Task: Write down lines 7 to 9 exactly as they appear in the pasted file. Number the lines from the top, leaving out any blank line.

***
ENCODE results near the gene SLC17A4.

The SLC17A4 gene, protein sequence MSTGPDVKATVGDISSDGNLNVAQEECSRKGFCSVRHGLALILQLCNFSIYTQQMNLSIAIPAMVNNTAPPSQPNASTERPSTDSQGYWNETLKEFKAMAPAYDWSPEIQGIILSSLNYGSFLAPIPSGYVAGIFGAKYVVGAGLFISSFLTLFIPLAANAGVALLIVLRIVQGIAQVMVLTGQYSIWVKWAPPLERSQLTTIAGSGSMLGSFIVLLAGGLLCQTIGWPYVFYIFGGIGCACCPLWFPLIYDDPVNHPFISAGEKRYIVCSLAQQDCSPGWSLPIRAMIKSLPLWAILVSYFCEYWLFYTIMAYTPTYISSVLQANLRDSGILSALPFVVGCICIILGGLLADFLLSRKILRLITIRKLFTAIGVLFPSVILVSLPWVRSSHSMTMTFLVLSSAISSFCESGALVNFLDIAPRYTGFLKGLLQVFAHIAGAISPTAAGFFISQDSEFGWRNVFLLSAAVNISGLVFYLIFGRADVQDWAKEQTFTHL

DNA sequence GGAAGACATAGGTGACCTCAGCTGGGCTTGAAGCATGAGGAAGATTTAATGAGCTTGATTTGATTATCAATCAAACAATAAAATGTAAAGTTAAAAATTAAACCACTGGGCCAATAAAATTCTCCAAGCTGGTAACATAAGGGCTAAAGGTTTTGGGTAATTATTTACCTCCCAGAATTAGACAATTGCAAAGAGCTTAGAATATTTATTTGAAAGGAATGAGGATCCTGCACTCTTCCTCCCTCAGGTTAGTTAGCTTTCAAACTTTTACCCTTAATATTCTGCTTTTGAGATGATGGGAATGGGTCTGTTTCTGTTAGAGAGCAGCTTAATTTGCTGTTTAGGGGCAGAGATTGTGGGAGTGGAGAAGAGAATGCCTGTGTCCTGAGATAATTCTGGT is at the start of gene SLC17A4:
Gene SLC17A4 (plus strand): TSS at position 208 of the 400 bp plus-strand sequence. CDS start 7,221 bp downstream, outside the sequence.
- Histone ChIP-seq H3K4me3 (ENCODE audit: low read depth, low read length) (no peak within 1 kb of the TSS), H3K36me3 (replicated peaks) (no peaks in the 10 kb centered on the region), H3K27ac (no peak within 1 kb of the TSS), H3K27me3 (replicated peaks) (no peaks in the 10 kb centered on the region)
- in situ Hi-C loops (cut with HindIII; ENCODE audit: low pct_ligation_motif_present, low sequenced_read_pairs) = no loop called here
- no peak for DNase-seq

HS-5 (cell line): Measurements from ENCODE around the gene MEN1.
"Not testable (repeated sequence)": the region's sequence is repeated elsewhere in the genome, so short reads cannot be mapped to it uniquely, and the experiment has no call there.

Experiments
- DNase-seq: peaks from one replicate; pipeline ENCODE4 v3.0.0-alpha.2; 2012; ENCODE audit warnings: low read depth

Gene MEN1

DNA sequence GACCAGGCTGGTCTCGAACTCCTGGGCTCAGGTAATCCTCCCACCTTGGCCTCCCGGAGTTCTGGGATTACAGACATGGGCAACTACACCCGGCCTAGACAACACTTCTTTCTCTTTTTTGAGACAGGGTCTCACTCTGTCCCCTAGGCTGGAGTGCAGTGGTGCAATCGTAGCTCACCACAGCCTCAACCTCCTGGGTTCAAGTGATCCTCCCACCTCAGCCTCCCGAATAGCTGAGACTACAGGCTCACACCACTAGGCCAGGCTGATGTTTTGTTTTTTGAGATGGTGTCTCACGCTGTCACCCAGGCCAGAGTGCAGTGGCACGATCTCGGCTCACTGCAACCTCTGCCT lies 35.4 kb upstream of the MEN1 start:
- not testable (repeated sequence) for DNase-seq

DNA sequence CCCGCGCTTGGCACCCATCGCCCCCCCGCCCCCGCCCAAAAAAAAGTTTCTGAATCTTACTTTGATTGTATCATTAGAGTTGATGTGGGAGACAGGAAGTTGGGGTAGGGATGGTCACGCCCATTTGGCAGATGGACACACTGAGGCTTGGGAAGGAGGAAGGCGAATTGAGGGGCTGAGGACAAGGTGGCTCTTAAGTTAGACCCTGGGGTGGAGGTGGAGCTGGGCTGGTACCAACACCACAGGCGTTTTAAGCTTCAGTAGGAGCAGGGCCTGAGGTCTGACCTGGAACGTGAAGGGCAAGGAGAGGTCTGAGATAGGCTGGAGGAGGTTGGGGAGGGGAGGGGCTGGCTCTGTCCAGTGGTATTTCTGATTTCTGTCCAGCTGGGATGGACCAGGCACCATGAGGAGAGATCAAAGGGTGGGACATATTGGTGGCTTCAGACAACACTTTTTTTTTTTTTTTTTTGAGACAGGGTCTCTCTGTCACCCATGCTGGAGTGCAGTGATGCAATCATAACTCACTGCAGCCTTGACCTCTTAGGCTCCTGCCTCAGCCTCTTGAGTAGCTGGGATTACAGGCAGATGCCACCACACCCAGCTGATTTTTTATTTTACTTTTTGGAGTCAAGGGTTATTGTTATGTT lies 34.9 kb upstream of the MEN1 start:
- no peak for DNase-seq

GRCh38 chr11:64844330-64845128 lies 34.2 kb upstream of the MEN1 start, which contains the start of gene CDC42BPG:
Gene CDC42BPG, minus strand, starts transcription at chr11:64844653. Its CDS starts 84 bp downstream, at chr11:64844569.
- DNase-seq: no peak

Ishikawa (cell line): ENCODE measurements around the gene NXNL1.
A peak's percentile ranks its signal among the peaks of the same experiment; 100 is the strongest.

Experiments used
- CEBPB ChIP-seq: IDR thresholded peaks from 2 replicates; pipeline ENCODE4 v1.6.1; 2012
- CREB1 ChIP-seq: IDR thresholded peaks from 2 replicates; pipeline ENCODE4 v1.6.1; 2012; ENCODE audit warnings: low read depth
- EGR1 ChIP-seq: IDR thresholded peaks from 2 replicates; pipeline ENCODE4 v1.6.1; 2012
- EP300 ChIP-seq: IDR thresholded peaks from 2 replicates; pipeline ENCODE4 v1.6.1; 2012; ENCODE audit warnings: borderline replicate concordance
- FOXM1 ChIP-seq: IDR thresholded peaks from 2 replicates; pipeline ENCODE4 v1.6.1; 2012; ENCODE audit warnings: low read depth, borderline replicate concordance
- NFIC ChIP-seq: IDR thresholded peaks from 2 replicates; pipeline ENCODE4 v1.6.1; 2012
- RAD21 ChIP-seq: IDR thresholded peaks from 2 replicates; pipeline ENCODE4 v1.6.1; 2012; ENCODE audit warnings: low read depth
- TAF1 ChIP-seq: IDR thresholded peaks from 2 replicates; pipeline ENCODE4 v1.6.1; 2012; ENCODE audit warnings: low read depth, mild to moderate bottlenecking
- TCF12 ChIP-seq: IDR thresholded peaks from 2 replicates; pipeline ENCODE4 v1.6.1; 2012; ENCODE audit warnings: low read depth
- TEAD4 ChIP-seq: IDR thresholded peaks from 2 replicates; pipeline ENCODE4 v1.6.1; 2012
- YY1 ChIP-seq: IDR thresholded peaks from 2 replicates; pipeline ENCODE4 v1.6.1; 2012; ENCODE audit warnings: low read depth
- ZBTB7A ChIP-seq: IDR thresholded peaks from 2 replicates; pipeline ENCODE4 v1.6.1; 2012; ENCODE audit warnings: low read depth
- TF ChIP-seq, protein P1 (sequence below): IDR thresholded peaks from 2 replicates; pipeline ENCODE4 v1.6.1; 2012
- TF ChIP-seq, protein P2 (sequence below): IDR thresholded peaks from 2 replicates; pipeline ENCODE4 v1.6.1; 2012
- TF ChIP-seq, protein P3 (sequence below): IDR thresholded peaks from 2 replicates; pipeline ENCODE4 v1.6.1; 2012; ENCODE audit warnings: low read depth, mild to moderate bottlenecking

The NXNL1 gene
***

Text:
- no peak for DNase-seq

HS-5 (cell line): Measurements from ENCODE around the gene MEN1.
"Not testable (repeated sequence)": the region's sequence is repeated elsewhere in the genome, so short reads cannot be mapped to it uniquely, and the experiment has no call there.